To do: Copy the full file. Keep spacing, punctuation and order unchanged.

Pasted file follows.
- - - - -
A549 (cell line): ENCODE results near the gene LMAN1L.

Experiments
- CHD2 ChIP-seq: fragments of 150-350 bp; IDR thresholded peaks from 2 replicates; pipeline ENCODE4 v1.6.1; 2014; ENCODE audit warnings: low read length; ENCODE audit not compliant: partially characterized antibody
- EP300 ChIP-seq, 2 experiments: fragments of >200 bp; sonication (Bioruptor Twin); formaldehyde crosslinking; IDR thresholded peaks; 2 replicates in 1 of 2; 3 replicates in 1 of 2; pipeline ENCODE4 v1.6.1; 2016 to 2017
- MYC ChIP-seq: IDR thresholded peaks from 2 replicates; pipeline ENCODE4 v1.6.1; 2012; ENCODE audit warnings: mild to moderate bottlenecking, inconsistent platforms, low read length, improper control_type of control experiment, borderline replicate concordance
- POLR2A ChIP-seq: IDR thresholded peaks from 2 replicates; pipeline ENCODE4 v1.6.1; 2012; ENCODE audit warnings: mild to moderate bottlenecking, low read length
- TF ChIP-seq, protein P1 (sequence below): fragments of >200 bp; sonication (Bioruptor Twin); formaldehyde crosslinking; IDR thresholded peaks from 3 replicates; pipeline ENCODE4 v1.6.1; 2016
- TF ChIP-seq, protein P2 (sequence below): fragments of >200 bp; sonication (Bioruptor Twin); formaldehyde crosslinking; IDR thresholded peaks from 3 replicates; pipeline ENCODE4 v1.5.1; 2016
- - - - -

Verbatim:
A549 (cell line): ENCODE results near the gene LMAN1L.

Experiments
- CHD2 ChIP-seq: fragments of 150-350 bp; IDR thresholded peaks from 2 replicates; pipeline ENCODE4 v1.6.1; 2014; ENCODE audit warnings: low read length; ENCODE audit not compliant: partially characterized antibody
- EP300 ChIP-seq, 2 experiments: fragments of >200 bp; sonication (Bioruptor Twin); formaldehyde crosslinking; IDR thresholded peaks; 2 replicates in 1 of 2; 3 replicates in 1 of 2; pipeline ENCODE4 v1.6.1; 2016 to 2017
- MYC ChIP-seq: IDR thresholded peaks from 2 replicates; pipeline ENCODE4 v1.6.1; 2012; ENCODE audit warnings: mild to moderate bottlenecking, inconsistent platforms, low read length, improper control_type of control experiment, borderline replicate concordance
- POLR2A ChIP-seq: IDR thresholded peaks from 2 replicates; pipeline ENCODE4 v1.6.1; 2012; ENCODE audit warnings: mild to moderate bottlenecking, low read length
- TF ChIP-seq, protein P1 (sequence below): fragments of >200 bp; sonication (Bioruptor Twin); formaldehyde crosslinking; IDR thresholded peaks from 3 replicates; pipeline ENCODE4 v1.6.1; 2016
- TF ChIP-seq, protein P2 (sequence below): fragments of >200 bp; sonication (Bioruptor Twin); formaldehyde crosslinking; IDR thresholded peaks from 3 replicates; pipeline ENCODE4 v1.5.1; 2016